Blog

Innovation: the Key to America’s Future

June 6, 2005
Mildred Porter

The National Medal of Technology, managed by the Technology Administration of the U. S. Department of Commerce, is the highest honor that the President of the United States awards to American innovators. These Medal Laureates are true stars. Their contributions drive our economy, enhance our lives, maintain our competitive edge, and set the course for our future.

Math, Science, & Engineering: Key to U.S. Competitiveness

May 20, 2005
Paula Stern

In the post 9/11 world, the Iraq War and threats to homeland security have dominated Washington's national security debate. Fears of terrorist attacks and weapons of mass destruction riveted the attention of policy makers. But now come signs that America's political leaders are finally turning their attention to a chronic national security concern—the failure of the US to remain competitive in math, science and engineering.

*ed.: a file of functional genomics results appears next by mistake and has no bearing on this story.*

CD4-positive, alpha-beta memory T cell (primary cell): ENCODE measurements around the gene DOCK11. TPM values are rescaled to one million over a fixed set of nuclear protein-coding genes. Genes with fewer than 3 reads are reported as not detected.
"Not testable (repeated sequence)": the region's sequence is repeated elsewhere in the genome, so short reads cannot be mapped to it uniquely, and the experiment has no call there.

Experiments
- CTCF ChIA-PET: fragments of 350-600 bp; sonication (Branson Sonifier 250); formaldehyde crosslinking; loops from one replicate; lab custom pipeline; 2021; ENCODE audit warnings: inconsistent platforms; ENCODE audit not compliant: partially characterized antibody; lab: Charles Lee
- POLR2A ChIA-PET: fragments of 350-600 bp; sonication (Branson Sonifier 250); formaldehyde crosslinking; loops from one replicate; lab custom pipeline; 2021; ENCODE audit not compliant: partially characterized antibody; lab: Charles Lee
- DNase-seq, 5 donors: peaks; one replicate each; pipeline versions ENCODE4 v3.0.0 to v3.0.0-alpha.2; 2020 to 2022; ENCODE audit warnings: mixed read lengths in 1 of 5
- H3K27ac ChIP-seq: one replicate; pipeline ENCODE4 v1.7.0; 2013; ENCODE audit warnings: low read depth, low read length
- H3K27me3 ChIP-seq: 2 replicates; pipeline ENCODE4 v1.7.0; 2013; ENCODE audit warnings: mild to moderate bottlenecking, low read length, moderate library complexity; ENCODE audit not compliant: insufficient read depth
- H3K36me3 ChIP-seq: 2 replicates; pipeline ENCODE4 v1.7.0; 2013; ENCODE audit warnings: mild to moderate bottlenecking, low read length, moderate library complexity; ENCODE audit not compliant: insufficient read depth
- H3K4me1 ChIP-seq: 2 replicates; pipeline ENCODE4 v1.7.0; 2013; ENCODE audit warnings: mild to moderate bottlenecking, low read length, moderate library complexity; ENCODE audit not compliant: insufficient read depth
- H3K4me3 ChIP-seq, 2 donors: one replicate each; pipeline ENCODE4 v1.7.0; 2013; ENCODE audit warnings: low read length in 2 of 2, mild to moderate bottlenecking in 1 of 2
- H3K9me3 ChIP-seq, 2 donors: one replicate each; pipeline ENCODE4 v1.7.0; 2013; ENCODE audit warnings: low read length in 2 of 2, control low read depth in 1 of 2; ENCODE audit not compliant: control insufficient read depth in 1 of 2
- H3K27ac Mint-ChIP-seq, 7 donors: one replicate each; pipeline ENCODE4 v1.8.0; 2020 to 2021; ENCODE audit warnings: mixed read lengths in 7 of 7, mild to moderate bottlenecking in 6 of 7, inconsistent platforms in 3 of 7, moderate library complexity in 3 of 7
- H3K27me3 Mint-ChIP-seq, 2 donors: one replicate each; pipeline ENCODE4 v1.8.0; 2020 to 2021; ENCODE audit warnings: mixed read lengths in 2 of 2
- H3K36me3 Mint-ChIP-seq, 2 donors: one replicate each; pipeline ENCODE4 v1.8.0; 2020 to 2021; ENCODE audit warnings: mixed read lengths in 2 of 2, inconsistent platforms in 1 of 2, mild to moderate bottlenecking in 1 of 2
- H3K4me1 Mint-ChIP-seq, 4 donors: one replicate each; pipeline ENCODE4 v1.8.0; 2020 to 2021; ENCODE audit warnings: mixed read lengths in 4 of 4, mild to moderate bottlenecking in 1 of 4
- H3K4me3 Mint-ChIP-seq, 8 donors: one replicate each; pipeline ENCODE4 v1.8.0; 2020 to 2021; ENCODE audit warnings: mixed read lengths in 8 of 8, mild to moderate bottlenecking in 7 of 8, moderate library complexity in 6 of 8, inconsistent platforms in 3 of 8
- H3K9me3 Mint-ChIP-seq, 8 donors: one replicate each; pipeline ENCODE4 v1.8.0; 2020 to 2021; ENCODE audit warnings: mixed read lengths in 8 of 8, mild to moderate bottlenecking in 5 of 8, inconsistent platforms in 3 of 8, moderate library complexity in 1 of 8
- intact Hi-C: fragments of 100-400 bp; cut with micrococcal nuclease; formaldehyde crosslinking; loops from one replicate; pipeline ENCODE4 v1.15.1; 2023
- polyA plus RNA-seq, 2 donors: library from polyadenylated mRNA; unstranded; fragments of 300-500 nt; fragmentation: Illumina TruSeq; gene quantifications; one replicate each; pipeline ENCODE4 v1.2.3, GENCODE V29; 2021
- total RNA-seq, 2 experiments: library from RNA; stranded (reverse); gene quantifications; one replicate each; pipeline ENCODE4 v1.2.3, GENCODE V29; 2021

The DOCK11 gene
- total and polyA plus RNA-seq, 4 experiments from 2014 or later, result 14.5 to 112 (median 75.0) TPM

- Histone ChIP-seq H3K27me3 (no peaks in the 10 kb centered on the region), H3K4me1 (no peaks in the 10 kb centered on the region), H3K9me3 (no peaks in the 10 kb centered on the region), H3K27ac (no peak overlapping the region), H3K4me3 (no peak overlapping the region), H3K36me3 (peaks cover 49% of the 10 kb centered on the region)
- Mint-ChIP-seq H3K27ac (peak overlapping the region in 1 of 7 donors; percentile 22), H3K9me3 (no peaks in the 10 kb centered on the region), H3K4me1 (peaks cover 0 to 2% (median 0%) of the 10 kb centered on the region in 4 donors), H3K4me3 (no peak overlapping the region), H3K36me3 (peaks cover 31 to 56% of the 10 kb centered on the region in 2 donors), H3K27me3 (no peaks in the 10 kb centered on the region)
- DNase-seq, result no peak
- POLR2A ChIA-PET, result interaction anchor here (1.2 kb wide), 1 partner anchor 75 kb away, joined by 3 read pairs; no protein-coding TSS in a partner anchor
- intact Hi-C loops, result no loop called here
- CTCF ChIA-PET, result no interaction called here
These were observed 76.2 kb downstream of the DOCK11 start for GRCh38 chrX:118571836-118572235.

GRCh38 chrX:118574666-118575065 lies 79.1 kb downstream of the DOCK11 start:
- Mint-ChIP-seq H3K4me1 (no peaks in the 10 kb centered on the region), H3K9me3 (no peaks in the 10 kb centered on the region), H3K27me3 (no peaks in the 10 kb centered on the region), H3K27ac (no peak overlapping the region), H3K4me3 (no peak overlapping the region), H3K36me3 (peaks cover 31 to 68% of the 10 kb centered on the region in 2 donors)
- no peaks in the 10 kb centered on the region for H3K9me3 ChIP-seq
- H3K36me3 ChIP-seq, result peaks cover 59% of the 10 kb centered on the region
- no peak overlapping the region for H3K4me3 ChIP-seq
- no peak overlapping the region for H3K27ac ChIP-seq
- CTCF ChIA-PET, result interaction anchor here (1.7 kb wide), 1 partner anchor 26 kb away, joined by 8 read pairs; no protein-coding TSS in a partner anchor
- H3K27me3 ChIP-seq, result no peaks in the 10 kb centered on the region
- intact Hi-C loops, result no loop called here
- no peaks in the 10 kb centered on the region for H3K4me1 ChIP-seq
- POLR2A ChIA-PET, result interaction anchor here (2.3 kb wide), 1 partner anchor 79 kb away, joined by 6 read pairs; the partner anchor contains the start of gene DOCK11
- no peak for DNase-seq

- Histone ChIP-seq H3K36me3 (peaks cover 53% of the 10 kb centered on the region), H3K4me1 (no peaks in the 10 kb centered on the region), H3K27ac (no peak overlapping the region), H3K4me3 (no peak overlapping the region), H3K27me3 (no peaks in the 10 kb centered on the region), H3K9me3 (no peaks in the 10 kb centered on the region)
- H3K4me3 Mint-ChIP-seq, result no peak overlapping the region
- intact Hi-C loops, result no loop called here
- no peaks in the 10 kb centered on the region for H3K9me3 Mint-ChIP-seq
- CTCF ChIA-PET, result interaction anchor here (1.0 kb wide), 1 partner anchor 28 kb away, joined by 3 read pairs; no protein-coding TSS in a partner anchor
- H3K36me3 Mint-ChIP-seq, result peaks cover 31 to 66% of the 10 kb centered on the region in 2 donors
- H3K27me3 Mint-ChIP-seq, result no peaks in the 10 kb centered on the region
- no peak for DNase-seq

Being a Mentor

May 14, 2005
Lucy Sanders

In the not too distant past, I was asked to do an NPR interview on women and mentoring. It got me thinking in specific terms about what mentors "do," and ultimately led me to conclude that we use the word "mentor" far too casually. Often, as mentors, we stop short of what we can and should be doing. This is especially important in our quest to increase the number of women in technology leadership positions.

Computer Science: the Perfect Storm

May 3, 2005
Ed Lazowska

I'd like to encourage some speculation about one of the world's great incongruities.

Computer Science is a great field. It's supremely creative. It's changing our lives, driving our economy, and transforming the conduct of science, engineering, and many other fields. It's projected to be the source of 70% of the jobs in all fields of science and engineering between now and 2012. It's open to everyone.

Image and Impact

April 22, 2005
Maria Klawe

In the US and Canada (and in many other parts of the world) the image of computing careers and computing professionals discourages many talented young people, especially women and minorities, from choosing to study computer science. For at least the last decade the computing profession has been widely viewed by high school students, parents, teachers, and counselors as being for individuals who have been obsessed with computers since puberty and want to program sixteen hours a day.

Pages